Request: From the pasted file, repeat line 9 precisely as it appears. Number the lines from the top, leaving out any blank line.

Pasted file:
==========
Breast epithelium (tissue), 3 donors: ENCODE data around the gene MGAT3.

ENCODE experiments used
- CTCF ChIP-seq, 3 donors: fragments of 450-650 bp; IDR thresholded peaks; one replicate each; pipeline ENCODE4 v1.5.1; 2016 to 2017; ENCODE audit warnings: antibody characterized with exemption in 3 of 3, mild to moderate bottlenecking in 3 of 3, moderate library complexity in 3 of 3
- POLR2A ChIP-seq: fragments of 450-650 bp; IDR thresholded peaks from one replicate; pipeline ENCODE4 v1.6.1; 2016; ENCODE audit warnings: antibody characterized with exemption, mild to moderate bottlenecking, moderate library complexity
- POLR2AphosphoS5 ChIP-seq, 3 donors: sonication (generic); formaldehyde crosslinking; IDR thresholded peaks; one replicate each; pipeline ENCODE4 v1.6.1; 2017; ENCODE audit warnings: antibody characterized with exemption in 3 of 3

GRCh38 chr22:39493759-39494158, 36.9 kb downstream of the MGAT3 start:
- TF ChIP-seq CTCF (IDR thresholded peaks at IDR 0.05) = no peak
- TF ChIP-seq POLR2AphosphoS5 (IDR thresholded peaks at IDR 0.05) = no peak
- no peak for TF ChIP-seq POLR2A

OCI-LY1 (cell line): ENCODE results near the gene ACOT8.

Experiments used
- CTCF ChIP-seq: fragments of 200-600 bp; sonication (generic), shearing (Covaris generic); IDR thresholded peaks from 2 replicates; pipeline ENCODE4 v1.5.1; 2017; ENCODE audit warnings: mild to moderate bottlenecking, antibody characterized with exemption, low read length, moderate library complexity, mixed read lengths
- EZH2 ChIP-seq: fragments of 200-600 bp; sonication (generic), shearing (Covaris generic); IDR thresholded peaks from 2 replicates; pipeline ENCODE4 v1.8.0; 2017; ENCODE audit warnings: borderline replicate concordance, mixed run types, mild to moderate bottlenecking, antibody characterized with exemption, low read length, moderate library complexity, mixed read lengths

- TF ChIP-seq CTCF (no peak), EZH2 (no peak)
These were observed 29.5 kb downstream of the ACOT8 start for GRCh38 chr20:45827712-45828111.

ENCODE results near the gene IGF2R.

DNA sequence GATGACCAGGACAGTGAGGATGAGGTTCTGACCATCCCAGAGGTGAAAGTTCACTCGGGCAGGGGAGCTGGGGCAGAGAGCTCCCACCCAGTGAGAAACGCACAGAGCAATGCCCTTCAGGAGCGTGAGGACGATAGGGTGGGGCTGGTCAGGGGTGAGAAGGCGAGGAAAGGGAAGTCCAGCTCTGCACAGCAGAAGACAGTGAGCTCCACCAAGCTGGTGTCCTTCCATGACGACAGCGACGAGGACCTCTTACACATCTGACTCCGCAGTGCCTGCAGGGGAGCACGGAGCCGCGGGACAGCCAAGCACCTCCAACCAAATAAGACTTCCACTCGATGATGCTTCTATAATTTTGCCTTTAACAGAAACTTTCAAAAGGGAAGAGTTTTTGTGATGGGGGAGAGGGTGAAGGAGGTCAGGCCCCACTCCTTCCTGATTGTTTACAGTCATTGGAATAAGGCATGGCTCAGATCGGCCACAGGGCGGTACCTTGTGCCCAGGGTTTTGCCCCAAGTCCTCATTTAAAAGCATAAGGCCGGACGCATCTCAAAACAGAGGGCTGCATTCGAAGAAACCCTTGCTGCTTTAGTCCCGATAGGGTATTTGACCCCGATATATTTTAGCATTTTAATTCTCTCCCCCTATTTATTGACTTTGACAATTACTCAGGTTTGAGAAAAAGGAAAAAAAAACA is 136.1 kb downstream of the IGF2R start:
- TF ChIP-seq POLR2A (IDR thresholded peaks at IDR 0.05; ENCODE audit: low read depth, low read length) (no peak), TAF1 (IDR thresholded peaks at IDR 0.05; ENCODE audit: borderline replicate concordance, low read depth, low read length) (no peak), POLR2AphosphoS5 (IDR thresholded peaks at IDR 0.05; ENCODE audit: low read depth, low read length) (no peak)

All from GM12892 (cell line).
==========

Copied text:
- no peak for TF ChIP-seq POLR2A